All things considered, my feelings of discomfort about seeing such cheery Christmas scenes in China are silly. In this highly globalized world of ours, where we all dress the same, eat the same, buy the same furniture and furnishings, see the same movies, and play the same videogames, where’s the harm in the Chinese decorating their apartments, houses, offices, and malls with Christmas paraphernalia? Especially since it’s all made in China.

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_____________________
Christmas tree, China: http://www.ocweekly.com/news/south-coast-plaza-looks-a-lot-more-chinese-these-days-and-its-not-by-accident-6781849
Father Christmas, China: http://www.theatlantic.com/international/archive/2011/12/what-china-loves-about-christmas-and-doesnt/250488/
Winter, Sweden: http://www.telegraph.co.uk/travel/snowandski/8355017/Skiing-in-re-Sweden-the-place-to-go-for-Europes-best-snow.html
Winter, Inner Mongolia: http://www.dreamstime.com/stock-photo-winter-grassland-inner-mongolia-china-image50804885
Christmas decorations in office, China: http://godfatherstyle.com/creative-inspirational-work-place-christmas-decorations/
Santa Claus wall decoration: http://www.aliexpress.com/store/product/2Pcs-28x21cm-Merry-Christmas-Santa-Claus-Wall-Stickers-Christmas-Decoration-Random-Pattern-Christmas-Stickers/532381_32242806520.html
Garden Xmas decorations: my photos
Highly decorated house: http://indesignss.co/best/best-christmas-decorated-house-in-queens

Published by

Abellio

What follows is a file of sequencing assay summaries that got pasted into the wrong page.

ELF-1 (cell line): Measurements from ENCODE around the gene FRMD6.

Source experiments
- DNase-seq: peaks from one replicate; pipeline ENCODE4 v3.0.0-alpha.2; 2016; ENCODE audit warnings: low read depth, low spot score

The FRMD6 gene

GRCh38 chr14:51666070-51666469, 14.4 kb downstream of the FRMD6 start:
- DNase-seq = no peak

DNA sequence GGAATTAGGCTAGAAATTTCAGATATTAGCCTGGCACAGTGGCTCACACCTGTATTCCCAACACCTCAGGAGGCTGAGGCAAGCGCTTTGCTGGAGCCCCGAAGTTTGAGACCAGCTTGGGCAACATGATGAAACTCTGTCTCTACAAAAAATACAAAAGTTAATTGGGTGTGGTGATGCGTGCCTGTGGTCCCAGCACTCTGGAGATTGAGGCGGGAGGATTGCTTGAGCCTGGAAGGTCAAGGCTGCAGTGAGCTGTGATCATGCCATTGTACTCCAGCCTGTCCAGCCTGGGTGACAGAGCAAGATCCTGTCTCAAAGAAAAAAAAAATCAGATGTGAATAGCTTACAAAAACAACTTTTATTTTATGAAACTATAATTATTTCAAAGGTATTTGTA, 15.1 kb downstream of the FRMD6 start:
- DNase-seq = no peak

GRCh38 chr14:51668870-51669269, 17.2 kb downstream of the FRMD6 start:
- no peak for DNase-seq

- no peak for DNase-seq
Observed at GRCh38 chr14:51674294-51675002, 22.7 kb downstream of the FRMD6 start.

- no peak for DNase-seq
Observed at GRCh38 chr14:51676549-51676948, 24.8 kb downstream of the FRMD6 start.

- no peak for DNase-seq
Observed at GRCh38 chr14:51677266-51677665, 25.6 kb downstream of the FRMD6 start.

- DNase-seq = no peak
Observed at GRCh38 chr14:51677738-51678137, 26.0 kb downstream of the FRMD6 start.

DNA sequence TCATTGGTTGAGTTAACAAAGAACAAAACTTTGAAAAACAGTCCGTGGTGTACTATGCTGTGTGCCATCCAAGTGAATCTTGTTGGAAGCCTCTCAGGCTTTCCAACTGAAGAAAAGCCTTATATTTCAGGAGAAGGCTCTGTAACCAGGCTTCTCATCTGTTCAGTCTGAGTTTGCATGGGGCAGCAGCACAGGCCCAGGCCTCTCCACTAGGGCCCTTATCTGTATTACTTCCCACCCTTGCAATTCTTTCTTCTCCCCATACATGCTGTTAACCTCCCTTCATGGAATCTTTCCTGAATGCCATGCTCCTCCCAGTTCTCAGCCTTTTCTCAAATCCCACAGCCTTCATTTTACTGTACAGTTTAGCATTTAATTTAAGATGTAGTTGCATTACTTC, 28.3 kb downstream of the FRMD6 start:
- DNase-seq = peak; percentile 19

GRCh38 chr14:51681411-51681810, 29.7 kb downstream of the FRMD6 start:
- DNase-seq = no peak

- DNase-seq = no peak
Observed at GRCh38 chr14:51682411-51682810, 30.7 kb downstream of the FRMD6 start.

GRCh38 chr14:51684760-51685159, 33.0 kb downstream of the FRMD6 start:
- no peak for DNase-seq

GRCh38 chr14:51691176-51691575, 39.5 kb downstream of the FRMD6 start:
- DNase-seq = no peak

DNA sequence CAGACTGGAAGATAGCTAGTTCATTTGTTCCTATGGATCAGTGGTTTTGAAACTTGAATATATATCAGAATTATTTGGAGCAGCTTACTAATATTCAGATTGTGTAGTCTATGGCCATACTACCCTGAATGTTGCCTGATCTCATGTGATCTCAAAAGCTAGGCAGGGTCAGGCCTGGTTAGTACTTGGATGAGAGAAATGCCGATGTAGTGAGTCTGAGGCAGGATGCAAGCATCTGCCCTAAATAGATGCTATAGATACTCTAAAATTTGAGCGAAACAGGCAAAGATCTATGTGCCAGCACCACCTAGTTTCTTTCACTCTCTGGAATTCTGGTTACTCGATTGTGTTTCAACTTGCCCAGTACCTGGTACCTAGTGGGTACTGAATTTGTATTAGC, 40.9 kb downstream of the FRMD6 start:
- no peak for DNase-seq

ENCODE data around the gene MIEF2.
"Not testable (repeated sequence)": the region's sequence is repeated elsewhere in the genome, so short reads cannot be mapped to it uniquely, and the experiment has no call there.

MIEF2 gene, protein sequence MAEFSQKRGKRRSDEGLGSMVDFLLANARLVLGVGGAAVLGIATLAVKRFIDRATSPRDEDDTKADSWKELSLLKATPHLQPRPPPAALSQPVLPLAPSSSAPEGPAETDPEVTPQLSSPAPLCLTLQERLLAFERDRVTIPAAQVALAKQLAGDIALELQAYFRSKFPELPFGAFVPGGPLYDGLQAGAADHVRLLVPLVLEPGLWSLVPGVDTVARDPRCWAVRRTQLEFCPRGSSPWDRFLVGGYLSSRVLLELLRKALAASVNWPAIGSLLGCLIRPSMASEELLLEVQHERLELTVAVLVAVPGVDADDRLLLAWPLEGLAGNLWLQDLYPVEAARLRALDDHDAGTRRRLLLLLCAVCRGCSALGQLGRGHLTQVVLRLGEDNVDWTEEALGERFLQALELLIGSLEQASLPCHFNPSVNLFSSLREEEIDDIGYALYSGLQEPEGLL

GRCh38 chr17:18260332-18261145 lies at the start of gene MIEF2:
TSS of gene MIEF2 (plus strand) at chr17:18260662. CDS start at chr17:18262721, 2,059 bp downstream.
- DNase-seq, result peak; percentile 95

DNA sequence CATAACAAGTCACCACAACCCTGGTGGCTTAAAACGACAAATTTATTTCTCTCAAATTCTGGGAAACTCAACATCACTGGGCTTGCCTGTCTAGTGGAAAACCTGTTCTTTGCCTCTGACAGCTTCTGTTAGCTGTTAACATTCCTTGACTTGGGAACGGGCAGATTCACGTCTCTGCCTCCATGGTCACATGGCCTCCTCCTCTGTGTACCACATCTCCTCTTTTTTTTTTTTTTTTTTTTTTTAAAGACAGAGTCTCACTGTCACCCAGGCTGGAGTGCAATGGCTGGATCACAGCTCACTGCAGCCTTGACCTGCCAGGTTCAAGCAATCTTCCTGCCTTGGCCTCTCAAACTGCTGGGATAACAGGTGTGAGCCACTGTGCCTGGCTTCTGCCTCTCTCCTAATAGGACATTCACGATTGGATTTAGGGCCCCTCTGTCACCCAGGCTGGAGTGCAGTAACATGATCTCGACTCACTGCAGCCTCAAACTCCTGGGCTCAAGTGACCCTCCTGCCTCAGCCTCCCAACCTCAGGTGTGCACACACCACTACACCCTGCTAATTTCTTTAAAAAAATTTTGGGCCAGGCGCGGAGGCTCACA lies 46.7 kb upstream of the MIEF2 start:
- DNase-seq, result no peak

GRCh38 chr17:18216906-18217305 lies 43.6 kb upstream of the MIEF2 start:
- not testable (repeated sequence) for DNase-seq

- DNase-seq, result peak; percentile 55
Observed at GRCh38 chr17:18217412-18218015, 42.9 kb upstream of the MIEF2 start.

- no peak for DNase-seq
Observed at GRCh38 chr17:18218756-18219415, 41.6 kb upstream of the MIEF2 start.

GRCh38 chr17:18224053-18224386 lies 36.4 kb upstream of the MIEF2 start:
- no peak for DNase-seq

I like writing, but I’ve spent most of my life writing about things that don’t particularly interest me. Finally, as I neared the age of 60, I decided to change that. I wanted to write about things that interested me. What really interests me is beauty. So I’ve focused this blog on beautiful things. I could be writing about a formally beautiful object in a museum. But it could also be something sitting quietly on a shelf. Or it could be just a fleeting view that's caught my eye, or a momentary splash of colour-on-colour at the turn of the road. Or it could be a piece of music I've just heard. Or a piece of poetry. Or food. And I’m sure I’ve missed things. But I’ll also write about interesting things that I hear or read about. Isn't there a beauty about things pleasing to the mind? I started just writing, but my wife quickly persuaded me to include photos. I tried it and I liked it. So my posts are now a mix of words and pictures, most of which I find on the internet. What else about me? When I first started this blog, my wife and I lived in Beijing where I was head of the regional office of the UN Agency I worked for. So at the beginning I wrote a lot about things Chinese. Then we moved to Bangkok, where again I headed up my Agency's regional office. So for a period I wrote about Thailand and South-East Asia more generally. But we had lived in Austria for many years before moving to China, and anyway we both come from Europe my wife is Italian while I'm half English, half French - so I often write about things European. Now I'm retired and we've moved back to Europe, so I suppose I will be writing a lot more about the Old Continent, interspersed with posts we have gone to visit. What else? We have two grown children, who had already left the nest when we moved to China, but they still figure from time to time in my posts. I’ll let my readers figure out more about me from reading what I've written. As these readers will discover, I really like trees. So I chose a tree - an apple tree, painted by the Austrian painter Gustav Klimt - as my gravatar. And I chose Abellio as my name because he is the Celtic God of the apple tree. I hope you enjoy my posts. http://ipaintingsforsale.com/UploadPic/Gustav Klimt/big/Apple Tree I.jpg